In the fully quantum (or quantum-quantum) case, both the generator and the discriminator are quantum. Suppose the quantum generator produces fake data with a density matrix ρ, and the quantum discriminator must discriminate those fake data with true data described by a density matrix σ with a measurement operator D. The outcomes of D can be T (i.e., true, or the data are from the real data source), or F (i.e., false, or the data are generated by the generator). Since T and F are positive operators with a 1-norm less than or equal to 1, the set of them is convex, which means there must exist a minimum error measurement ^{[26]}. To reach this optimal measurement, the discriminator aims to maximize the probability that it correctly categorizes the data as real or fake by following the gradients of the probability with respect to its parameters to adjust its weights. After that, due to the fact that the set of ρ is convex, the generator also manages to adjust its own weights to maximize the probability that the discriminator fails to discriminate the data and produce an optimal density matrix ρ ^{[26]}. Similarly to the traditional GANs, after a number of iterations of adjusting the weights of both the generator and the discriminator, a quantum GAN can also approach the Nash equilibrium.

A QuGAN can be fully quantum, hybrid, or based on tensor networks. A diagram of quantum GAN categorization in terms of network architecture is sketched in **Figure 2**.

The mechanism is similar when only a part of the classical GAN is replaced by a quantum engine. However, not all hybrid structures are possible. In particular, the generator or the discriminator cannot be classical if the training dataset is generated by a quantum system, which has quantum supremacy. This means the classical generator can never generate the statistics of a dataset that are similar to those of a quantum data source ^{[20]}. Therefore, using the same strategy as in a fully quantum network, the quantum discriminator can always find a measurement to distinguish the true and the generated data. As a result, the probability that the discriminator makes wrong predictions will always be less than 12, and the Nash equilibrium will never happen ^{[26]}. On the contrary, in the case where the discriminator is classical, both the real data and the generated data which are fed into the discriminator are quantum.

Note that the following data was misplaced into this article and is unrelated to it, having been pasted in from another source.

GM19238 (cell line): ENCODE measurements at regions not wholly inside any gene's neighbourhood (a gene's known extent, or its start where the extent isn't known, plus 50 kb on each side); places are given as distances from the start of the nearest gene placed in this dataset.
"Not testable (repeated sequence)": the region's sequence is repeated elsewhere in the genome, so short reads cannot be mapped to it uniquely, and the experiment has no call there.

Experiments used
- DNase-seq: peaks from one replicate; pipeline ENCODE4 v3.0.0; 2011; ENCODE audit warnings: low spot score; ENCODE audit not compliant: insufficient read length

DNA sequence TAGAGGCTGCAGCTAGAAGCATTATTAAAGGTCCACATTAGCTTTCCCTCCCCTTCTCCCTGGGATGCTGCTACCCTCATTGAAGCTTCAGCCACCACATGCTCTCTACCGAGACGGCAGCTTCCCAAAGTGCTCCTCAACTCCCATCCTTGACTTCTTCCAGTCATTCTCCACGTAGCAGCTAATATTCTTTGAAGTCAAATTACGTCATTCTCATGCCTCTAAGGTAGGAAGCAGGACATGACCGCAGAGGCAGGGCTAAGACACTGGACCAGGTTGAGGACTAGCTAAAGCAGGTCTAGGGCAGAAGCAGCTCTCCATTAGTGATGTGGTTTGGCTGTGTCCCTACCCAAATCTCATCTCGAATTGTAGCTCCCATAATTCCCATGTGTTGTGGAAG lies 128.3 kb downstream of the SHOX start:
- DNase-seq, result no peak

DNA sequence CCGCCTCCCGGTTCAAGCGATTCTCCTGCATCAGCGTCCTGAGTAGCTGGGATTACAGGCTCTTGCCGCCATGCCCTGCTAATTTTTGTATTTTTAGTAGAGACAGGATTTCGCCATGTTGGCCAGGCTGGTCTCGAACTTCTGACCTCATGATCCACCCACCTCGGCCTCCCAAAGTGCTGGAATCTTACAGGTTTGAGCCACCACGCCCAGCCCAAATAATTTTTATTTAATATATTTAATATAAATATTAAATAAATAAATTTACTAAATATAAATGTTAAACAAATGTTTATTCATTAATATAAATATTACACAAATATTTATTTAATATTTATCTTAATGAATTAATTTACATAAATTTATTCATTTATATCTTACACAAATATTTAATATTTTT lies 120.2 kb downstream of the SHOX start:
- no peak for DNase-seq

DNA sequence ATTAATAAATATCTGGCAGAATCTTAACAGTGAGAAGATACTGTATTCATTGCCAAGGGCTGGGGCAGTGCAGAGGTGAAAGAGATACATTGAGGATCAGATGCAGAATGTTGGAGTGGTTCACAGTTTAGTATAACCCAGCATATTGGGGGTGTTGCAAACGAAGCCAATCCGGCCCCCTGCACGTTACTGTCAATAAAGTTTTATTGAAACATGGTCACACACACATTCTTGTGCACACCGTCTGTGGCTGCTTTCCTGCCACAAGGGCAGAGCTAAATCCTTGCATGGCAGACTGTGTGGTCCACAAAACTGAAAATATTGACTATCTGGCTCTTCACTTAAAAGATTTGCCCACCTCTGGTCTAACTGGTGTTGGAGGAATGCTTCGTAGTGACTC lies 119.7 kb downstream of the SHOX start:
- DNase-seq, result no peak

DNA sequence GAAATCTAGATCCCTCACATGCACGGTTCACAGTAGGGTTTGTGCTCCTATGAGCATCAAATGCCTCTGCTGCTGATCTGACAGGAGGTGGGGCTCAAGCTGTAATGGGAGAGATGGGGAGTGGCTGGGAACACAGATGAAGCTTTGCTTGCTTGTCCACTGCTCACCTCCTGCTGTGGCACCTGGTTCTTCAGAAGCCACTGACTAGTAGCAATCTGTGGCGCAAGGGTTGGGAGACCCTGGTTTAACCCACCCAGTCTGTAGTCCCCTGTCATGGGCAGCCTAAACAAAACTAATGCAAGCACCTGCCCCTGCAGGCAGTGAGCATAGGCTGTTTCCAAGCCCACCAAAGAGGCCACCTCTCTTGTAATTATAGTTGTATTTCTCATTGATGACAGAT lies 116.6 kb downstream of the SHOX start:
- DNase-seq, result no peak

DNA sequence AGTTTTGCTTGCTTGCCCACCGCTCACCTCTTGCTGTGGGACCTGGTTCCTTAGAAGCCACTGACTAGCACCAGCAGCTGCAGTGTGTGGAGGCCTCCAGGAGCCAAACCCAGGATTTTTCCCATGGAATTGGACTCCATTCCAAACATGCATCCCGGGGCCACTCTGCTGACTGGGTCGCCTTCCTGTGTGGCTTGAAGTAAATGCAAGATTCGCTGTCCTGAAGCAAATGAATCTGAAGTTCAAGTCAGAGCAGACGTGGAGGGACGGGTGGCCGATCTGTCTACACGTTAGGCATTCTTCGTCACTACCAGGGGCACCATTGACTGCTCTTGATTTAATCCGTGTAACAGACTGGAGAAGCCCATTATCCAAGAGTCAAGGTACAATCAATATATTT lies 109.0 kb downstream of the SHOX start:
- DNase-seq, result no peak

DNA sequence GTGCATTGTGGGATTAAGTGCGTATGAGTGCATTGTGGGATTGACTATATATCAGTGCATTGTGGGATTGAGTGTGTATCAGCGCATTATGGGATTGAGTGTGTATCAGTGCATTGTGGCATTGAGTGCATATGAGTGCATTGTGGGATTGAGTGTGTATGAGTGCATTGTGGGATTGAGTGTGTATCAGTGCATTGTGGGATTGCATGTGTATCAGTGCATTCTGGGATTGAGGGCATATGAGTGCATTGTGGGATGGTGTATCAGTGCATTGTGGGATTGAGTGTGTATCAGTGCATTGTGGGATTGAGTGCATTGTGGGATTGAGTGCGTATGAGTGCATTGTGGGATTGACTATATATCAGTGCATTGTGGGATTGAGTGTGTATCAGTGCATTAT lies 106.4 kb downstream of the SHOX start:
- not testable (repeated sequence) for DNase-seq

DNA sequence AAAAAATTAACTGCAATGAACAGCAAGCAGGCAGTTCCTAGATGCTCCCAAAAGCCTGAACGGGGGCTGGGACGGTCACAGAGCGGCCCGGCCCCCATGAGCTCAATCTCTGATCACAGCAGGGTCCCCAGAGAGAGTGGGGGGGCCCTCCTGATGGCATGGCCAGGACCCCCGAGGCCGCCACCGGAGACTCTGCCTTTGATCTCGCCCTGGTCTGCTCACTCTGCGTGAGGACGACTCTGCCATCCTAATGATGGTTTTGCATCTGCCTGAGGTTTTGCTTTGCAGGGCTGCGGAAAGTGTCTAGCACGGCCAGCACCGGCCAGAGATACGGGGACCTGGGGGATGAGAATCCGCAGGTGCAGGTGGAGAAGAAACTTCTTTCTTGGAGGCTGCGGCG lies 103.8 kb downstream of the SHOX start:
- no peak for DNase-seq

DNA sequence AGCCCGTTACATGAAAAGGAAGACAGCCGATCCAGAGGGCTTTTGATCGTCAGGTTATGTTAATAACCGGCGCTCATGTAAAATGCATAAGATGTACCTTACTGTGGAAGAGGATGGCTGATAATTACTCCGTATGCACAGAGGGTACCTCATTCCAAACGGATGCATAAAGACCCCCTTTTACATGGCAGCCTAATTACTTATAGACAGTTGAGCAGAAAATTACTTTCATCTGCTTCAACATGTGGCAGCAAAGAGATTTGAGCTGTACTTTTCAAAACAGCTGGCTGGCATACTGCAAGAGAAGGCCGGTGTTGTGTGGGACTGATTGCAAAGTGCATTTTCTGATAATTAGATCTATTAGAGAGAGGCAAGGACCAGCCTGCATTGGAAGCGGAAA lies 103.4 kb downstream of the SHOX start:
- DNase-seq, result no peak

When the target data are classical, either the generator or the discriminator can be classical. However, although possessing quantum supremacy, the quantum systems only act on data as quantum states and are unable to work with classical data directly. If the discriminator is quantum, both the training data and the fake data generated by the classical generator need to be encoded before being fed into the discriminator. On the contrary, if the generator is quantum, the generated data must be measured using some computational bases to produce classical generated samples ^{[29]}^{[30]}.
## 3. Optimization of QuGAN

### 3.1. Loss Function

Just like the traditional GANs, the quantum version needs a function whose gradients it can trace along to adjust its weight so as to reach the Nash equilibrium. This function may involve different quantities. Some QuGANs make use of the quantum states of the generator and the discriminator, and some others involve a certain function estimated by the discriminator (in this case, it is called the critic). However, in most QuGANs, the discriminating results of the discriminator are used to determine the loss.
### 3.2. Gradient Computation

In quantum GANs, there are parametrized quantum circuits that build one or more parts of the network. That part can be the generator, or the discriminator, or both, or even the supplement components to assist the network in working more efficiently. These variational circuits consist of quantum gates or unitaries with tunable continuous parameters. Similarly to the classical counterparts, during the training process, the parameters are updated using a certain optimizing algorithm, such as gradient descent ^{[61]}, Adam ^{[62]}, or Adagrad ^{[63]}. All these approaches to adjusting the circuits to optimality require calculating the gradients of the cost function, including the partial derivatives with respect to the parameters of the circuits.